Windows XP
Thread poster: Peter Neydavood (X)

Peter Neydavood (X)
Local time: 10:22
English to Arabic
+ ...
Mar 22, 2002

Dear Colleagues,

We are planing to upgrade our system to Windows XP and would appreciate any information you supply us including the followings:

How XP works with right to left writing Middle East and Central Asia Languages.

In order to make files in the above languages, do we have to buy any other software/application?

What is the difference between the XP Home, Professional and Small Business editions?

And what are the advantage and or disadvantage of different brands of notebooks.

Thank you very much for your advice.




williamson (X)
Local time: 16:22
Dutch to English
+ ...
Right to left Mar 22, 2002

When you set up WinXp, you can choose the languages you are going to work in. There is an option to choose oriental (Chinese, Traditional Chinese, Japanese, Vietnamese, Korean) and Middle-East languages.

If you tick the right case, they will be added to the language bar, which appear in the right-hand corner of your screen. The IME-keyboards are included. Some languages even allow that you can speak the text rather than typing it or simply write like you would do with handwriting.

The Office XP Proofing Tools provide useful proofing (spelling-grammar correction) tools for about all languages.


United States
Local time: 07:22
English to Arabic
+ ...
XP Works well with right-to-left (RTL) Languages Mar 23, 2002


Windows XP works smoothly and well with Arabic and other right-to-left (RTL) languages. The multilanguage support feature in the basic XP CD includes Arabic. Following the installation instructions for adding the Arabic support should entail an easy procedure.

FWIW/BTW: With some additional TTF fonts and a printout of the diagram for the Farsi keyboard (available via a search in the MS web site), you can also do word-processing into Farsi (PF) and Kurdish (KU).

That diagram beats having to do some tedious keyboard mapping otherwise needed to create the distinctive characters and numerals in PF and KU.

Urdu, however, seems to operate and display properly only in a Unicode-based Arial font. I am uncertain about what other fonts may work with Urdu, as I have seen and have had Urdu MS word files e-mailed to me.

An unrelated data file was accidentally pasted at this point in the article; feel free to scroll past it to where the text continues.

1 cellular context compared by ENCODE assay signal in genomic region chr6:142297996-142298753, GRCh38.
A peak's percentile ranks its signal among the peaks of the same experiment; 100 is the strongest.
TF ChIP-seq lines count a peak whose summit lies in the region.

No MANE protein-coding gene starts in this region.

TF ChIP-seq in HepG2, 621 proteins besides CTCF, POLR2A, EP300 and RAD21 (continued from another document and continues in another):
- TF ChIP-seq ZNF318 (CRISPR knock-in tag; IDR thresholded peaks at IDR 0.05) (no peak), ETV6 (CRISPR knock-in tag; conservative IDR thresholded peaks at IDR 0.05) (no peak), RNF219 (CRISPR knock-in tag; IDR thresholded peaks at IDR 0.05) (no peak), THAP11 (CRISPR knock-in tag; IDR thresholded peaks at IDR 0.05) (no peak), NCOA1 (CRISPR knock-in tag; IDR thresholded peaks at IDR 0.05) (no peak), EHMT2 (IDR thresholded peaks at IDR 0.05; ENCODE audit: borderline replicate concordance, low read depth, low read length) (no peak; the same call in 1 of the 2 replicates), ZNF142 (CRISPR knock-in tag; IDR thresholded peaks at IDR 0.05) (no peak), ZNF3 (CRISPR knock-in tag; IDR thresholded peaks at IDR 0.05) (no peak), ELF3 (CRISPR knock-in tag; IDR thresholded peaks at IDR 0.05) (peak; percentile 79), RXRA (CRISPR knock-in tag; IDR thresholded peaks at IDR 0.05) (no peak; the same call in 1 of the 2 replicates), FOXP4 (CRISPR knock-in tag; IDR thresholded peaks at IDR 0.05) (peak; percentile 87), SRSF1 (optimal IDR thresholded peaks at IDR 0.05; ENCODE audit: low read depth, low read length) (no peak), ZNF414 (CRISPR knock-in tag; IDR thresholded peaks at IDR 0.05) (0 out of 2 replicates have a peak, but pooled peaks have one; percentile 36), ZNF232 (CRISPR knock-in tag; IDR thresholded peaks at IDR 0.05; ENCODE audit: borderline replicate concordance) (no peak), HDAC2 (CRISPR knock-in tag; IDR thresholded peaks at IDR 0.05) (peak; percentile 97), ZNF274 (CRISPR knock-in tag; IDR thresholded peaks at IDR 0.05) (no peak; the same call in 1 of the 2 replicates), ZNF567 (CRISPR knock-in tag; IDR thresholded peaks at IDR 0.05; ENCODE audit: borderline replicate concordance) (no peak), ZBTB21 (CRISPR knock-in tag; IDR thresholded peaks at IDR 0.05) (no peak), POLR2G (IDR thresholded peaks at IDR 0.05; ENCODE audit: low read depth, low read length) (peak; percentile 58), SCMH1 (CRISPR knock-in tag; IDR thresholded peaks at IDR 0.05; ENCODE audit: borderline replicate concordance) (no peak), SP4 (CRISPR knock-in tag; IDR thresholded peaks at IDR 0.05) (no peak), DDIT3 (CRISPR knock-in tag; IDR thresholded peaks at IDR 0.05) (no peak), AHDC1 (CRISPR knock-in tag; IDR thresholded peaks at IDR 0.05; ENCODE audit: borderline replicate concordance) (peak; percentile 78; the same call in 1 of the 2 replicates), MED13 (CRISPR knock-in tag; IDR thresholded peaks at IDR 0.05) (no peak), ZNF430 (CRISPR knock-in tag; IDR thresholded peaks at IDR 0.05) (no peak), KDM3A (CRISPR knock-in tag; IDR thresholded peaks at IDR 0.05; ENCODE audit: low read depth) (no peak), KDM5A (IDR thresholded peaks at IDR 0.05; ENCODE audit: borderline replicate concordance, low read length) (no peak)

Both Win 2K and XP (even more) offer noticeable improvements in reliability and stability when you are working in Arabic. (Both of these later versions are based on Unicode, rather than the proprietary MS encoding used in the earlier bilingual versions of MS Windows (The good people in the Complex Scripts Division at MS in Redmond listened to many of us Arabic beta testers about code conflicts, compatibility and scalability.)

Hope this helps.

If you have other questions about Arabic support and production in Win 2K or XP, just ask. Ahalan wa sahalan / befarmaa\'id...

Regards from Los Angeles,

Stephen H. Franke

(English Arabic,

Kurdish, and Farsi)


United States
Local time: 07:22
English to Chinese
+ ...
Chinese input Windows 2000 Mar 23, 2002


I have a similar question too. I appreciate any help I can get. I have Windows 2000 at home, however, we don\'t have the multilanguage pack which is needed to use Chinese input? Anyone has Windows 2000 English version and is translating English to Chinese?


Libin PhD  Identity Verified
Chinese to English
+ ...
XP Home and XP Pro Mar 23, 2002

XP home is more like a upgrade of Windows 95, 98 and ME. XP Pro is based Windows NT and Windows 2000 Pro. As we know that NT and 2000 are Business strength software and are much more stable. As a language professional, it is best to have XP Pro.

Small Business edition should be one of the Office products, including Word, Excel, PowerPoint but without Access.


Yossi Rozenman  Identity Verified
Local time: 17:22
English to Hebrew
+ ...
XP Home is *not* upgrade of Win95/98/ME Jan 24, 2009

Libin PhD wrote:

XP home is more like a upgrade of Windows 95, 98 and ME. XP Pro is based Windows NT and Windows 2000 Pro. As we know that NT and 2000 are Business strength software and are much more stable. As a language professional, it is best to have XP Pro.

XP Home and Pro has the same "engine", and XP Home is certainly not an upgrade of Win 95/98/ME.

The main difference between Home and Pro is the access right management, which in Pro is more strict.


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